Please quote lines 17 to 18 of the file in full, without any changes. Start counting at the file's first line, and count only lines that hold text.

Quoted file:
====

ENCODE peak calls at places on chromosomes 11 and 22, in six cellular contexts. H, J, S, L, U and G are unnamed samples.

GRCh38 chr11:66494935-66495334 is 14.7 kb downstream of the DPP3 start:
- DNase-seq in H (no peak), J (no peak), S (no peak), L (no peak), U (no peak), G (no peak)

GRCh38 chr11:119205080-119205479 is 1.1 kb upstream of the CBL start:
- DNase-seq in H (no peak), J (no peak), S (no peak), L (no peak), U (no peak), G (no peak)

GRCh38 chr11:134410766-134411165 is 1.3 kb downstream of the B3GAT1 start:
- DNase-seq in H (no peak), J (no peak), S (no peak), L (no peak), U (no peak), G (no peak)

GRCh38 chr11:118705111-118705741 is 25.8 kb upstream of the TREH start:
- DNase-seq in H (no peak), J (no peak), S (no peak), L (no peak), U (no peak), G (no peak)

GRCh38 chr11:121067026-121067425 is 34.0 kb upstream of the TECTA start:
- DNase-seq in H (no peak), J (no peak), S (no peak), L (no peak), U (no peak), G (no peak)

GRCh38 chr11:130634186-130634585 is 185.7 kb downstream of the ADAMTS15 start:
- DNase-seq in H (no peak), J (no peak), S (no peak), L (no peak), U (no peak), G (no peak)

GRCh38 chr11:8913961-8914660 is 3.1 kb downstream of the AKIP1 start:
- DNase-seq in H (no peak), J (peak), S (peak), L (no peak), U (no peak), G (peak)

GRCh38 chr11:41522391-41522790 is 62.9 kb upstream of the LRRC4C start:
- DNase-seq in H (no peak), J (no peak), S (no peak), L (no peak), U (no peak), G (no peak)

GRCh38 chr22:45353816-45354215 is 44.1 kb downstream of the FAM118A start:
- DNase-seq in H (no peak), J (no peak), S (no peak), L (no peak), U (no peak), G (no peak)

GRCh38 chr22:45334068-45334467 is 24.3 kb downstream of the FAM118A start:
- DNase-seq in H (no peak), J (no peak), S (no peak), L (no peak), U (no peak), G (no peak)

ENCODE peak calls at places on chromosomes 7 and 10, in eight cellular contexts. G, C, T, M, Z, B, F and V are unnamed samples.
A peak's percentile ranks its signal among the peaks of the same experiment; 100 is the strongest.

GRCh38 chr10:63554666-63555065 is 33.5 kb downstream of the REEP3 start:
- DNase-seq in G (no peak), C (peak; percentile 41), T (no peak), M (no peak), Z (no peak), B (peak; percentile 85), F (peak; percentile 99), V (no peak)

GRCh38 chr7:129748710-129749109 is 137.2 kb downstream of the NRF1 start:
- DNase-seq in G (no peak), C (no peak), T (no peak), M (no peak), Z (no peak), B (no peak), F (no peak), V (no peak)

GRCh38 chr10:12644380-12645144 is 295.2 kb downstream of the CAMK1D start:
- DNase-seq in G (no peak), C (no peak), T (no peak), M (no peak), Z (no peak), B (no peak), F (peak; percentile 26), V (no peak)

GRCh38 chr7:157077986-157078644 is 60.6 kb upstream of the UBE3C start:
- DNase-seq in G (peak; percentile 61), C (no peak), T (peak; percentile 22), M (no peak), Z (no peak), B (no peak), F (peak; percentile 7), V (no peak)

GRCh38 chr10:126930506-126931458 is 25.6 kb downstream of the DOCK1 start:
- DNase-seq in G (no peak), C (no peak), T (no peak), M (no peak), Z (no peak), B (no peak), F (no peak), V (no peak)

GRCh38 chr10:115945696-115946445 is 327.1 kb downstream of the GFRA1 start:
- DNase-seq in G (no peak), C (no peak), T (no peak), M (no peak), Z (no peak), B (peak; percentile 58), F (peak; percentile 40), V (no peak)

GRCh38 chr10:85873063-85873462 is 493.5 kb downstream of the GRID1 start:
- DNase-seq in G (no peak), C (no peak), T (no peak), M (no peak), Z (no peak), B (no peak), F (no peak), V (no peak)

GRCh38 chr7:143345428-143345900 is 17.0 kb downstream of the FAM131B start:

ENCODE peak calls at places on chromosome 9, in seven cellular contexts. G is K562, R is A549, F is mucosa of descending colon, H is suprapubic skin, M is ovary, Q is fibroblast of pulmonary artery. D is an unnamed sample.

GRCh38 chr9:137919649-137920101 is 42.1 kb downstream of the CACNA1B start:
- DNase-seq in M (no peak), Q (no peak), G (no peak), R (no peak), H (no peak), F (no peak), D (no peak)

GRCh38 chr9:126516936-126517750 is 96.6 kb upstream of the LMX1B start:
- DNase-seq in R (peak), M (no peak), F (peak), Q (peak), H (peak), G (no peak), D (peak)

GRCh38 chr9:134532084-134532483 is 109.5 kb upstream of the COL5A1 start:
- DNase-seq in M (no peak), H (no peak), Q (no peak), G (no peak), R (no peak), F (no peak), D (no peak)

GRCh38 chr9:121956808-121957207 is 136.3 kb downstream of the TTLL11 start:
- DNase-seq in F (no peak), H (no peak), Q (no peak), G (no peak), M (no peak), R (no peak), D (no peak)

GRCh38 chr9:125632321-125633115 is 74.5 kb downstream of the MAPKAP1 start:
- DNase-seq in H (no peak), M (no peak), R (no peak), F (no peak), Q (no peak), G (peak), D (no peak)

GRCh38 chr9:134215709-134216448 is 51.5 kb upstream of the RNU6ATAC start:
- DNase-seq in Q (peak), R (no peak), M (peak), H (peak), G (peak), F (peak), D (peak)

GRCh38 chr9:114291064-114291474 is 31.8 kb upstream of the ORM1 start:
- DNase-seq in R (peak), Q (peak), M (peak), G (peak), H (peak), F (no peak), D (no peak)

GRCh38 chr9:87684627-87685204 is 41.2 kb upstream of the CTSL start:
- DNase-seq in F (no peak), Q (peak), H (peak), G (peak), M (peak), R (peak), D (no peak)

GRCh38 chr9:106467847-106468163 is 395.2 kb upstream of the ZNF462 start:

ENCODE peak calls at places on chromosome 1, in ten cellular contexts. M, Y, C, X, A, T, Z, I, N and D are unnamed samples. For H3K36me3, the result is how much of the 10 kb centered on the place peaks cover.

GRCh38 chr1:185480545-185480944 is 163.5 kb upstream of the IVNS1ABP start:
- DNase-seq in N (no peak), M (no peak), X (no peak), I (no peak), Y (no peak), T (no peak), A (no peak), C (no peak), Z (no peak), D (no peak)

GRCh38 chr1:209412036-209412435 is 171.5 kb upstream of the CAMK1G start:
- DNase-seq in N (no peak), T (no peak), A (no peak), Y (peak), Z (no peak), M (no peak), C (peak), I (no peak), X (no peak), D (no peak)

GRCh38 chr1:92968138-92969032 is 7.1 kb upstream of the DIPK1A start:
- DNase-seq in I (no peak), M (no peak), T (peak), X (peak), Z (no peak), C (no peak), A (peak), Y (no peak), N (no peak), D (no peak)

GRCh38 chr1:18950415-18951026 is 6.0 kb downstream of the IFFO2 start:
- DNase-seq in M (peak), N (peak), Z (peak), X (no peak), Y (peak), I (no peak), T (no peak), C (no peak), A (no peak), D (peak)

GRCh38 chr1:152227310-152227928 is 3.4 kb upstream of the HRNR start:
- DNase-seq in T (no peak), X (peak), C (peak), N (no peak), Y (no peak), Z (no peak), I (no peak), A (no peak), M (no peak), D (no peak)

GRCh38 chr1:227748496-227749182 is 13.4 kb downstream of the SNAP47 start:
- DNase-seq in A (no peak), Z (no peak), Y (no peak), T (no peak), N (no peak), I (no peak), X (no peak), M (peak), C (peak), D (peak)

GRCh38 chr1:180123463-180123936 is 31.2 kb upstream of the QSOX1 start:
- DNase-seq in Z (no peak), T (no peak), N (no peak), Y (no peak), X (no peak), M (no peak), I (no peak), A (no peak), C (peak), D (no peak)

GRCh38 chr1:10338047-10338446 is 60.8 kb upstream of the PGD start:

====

- DNase-seq in H (no peak), J (no peak), S (no peak), L (no peak), U (no peak), G (no peak)

GRCh38 chr22:45353816-45354215 is 44.1 kb downstream of the FAM118A start: